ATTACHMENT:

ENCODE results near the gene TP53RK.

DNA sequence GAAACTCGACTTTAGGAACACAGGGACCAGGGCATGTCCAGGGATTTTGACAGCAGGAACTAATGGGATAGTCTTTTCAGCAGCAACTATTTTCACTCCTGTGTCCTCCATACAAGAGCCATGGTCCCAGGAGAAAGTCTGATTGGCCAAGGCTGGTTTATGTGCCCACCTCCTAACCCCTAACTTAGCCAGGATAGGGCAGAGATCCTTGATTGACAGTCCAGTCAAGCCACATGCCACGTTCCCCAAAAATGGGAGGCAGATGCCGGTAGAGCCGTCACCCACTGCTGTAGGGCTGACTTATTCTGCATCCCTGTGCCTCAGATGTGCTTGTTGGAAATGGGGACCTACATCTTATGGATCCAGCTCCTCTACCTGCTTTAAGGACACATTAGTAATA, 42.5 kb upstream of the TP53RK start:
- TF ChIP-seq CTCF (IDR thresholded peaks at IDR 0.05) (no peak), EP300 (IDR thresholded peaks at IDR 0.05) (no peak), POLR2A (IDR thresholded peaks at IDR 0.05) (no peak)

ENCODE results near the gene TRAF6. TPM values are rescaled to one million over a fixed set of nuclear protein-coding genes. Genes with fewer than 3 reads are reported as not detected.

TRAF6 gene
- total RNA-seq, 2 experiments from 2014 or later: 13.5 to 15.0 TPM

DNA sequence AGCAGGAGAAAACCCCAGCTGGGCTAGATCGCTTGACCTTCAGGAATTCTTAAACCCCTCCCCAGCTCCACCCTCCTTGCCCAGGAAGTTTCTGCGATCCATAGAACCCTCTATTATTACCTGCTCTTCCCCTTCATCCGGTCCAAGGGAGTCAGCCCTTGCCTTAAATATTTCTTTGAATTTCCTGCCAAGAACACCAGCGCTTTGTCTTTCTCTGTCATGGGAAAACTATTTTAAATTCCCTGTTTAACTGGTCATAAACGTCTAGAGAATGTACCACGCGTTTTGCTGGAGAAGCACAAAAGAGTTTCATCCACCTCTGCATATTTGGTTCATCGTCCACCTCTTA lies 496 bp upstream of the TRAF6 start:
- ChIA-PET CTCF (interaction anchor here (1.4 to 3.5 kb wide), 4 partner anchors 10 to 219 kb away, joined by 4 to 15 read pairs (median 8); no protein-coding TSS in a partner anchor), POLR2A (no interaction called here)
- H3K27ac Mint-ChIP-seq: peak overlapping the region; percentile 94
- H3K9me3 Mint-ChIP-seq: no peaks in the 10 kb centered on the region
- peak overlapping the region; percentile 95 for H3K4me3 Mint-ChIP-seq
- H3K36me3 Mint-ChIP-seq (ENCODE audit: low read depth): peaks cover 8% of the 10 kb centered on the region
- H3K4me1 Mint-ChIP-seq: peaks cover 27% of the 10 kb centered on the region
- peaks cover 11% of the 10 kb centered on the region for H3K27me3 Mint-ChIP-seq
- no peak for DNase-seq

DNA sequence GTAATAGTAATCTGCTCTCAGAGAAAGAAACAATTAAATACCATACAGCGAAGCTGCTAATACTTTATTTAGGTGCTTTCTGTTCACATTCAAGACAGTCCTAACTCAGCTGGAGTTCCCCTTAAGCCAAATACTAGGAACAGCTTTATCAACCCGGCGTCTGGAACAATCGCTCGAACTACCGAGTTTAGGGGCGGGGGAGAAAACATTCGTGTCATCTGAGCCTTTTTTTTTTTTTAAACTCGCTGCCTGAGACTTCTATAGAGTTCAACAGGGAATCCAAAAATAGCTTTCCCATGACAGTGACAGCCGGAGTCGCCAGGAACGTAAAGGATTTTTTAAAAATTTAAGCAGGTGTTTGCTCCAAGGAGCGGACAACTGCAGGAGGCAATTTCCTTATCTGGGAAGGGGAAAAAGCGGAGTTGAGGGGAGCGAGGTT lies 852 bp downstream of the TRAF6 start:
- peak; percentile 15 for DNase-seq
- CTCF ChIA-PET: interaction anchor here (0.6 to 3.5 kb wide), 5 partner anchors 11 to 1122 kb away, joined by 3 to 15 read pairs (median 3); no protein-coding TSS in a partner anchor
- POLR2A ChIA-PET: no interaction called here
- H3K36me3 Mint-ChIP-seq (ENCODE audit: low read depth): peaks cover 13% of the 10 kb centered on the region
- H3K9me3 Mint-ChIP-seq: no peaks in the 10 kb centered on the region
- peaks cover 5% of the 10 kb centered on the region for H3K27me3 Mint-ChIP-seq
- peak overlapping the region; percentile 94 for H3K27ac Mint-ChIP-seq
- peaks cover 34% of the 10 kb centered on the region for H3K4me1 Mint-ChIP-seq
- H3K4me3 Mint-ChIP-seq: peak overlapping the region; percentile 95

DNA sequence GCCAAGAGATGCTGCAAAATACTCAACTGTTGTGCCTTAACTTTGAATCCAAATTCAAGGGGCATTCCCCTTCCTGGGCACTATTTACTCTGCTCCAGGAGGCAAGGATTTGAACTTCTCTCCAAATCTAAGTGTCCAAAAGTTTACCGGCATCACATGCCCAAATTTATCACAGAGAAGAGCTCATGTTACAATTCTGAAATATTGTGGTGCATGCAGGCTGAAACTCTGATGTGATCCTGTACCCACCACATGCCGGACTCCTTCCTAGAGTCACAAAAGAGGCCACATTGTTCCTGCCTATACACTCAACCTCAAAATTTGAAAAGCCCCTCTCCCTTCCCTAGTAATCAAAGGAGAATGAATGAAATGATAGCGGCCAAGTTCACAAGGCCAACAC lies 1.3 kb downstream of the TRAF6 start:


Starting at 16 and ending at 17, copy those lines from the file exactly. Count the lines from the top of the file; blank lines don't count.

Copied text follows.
DNA sequence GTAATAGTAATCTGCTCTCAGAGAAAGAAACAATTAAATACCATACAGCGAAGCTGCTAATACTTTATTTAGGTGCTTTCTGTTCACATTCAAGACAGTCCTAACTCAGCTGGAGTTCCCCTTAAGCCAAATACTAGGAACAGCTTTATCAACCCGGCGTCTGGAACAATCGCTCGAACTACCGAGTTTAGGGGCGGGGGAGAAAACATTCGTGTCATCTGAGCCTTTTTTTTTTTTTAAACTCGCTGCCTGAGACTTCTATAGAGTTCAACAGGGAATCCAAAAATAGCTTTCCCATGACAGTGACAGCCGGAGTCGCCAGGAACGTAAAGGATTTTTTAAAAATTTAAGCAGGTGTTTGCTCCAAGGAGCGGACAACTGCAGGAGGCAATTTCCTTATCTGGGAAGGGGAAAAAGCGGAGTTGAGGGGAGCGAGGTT lies 852 bp downstream of the TRAF6 start:
- peak; percentile 15 for DNase-seq